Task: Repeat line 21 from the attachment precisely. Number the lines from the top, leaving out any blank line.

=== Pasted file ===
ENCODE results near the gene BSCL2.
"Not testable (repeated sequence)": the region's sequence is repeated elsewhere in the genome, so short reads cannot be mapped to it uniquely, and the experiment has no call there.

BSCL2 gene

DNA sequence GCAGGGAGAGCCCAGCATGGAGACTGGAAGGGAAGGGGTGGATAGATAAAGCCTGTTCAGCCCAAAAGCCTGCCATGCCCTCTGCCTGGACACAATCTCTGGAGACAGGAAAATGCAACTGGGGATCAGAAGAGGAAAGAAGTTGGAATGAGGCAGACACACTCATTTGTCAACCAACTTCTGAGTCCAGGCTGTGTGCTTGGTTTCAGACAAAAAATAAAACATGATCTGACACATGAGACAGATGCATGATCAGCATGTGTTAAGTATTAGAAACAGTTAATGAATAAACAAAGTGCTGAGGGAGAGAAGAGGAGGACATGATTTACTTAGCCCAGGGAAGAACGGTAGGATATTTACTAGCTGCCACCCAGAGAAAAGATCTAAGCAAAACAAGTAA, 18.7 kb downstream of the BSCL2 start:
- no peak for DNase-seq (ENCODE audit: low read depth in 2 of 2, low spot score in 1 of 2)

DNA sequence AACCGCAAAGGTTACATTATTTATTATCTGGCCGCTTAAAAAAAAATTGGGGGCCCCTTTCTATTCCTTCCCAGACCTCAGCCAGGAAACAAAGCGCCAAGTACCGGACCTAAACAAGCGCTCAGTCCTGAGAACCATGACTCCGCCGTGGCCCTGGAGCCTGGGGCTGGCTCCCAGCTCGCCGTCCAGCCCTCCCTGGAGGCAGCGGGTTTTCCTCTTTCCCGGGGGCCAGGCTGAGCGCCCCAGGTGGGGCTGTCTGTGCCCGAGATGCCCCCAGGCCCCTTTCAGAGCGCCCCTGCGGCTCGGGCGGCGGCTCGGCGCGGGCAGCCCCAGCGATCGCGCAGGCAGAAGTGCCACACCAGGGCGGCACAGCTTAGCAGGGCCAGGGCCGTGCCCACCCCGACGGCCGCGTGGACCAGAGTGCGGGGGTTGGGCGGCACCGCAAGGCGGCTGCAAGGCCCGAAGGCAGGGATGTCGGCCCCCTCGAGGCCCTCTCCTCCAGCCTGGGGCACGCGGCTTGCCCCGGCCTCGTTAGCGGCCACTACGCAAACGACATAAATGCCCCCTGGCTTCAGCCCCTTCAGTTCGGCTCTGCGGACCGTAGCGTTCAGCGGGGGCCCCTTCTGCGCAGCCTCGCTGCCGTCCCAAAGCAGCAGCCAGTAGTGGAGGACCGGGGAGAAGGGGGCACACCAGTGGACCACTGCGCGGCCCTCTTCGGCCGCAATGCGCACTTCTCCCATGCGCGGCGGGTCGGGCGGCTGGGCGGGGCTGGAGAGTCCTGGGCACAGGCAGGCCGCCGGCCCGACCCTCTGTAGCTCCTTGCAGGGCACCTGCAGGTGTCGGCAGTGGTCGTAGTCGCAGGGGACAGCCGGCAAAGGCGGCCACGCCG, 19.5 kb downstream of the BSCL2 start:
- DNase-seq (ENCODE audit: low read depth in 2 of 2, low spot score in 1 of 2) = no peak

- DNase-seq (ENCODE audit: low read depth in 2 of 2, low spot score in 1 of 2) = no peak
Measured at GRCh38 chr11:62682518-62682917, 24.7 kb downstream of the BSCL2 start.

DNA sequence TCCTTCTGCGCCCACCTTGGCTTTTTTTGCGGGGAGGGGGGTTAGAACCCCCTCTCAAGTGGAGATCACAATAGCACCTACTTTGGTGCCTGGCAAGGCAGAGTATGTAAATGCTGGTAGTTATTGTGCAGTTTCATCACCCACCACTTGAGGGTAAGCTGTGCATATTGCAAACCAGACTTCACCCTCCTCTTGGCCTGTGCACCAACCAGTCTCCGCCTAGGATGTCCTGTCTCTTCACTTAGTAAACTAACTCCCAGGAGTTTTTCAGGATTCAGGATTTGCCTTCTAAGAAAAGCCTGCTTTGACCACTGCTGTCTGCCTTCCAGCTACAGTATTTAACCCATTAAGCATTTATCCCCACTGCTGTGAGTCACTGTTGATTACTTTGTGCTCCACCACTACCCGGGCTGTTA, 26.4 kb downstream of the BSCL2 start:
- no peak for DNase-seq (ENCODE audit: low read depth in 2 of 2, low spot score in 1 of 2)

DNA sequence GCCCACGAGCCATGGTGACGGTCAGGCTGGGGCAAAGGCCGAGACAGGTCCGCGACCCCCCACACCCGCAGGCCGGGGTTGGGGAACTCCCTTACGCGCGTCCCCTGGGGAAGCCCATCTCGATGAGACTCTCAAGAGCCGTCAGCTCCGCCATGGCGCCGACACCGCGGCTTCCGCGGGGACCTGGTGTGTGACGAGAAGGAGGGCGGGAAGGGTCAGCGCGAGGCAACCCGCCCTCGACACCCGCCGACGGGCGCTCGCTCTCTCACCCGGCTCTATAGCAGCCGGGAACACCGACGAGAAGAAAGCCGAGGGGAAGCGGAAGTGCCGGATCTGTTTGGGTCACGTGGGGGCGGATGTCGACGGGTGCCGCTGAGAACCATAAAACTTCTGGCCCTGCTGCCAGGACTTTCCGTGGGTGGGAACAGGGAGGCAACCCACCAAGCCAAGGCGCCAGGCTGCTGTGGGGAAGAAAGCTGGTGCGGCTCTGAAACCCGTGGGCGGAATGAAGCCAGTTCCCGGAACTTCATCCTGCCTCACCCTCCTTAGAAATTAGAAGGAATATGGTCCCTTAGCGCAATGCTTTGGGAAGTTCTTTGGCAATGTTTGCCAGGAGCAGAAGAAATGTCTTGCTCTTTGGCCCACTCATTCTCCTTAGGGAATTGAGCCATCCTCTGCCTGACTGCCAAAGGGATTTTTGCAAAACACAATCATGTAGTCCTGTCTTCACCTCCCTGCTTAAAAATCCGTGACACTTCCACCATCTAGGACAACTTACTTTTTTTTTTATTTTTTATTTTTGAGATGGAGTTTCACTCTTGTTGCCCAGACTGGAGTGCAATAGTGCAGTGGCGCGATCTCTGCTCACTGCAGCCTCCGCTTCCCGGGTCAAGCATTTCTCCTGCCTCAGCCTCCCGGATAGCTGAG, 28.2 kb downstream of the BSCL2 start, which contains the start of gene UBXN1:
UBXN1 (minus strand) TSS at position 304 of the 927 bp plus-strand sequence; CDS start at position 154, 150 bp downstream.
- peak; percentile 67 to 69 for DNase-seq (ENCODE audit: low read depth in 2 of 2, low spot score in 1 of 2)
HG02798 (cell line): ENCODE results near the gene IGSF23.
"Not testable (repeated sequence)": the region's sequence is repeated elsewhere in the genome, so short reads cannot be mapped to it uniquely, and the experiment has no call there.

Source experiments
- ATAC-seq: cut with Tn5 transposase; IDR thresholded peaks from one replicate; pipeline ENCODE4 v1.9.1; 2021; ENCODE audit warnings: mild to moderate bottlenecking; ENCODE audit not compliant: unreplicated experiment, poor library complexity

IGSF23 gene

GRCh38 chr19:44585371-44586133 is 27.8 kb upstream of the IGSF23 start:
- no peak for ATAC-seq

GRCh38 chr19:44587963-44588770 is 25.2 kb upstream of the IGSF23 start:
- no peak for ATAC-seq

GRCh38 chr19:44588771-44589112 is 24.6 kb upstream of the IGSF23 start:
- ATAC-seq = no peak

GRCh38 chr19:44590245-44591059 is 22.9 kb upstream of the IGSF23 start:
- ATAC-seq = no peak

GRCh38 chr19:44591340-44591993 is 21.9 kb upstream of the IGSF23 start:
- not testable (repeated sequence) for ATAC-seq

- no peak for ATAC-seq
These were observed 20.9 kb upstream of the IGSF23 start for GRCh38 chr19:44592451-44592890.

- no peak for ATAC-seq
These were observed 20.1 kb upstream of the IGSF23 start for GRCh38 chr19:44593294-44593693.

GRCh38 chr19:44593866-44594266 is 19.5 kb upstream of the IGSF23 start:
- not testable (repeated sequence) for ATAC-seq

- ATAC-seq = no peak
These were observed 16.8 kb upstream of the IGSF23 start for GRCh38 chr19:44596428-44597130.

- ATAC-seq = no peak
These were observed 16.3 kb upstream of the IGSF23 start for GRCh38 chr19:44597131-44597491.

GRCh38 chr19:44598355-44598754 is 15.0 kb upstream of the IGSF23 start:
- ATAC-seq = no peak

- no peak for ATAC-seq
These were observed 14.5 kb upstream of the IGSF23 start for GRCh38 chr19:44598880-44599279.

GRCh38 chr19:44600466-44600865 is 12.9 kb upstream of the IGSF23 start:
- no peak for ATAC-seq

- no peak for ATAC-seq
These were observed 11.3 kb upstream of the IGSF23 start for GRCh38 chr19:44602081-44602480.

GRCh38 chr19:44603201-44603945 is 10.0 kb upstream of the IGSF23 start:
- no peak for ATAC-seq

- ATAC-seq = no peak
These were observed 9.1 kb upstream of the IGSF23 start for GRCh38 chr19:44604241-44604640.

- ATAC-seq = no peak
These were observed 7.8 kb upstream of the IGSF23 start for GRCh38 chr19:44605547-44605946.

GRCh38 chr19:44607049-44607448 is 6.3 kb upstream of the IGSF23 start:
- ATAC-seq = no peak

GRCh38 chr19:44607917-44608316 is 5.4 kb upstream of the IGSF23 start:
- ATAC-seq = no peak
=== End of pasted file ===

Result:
- no peak for ATAC-seq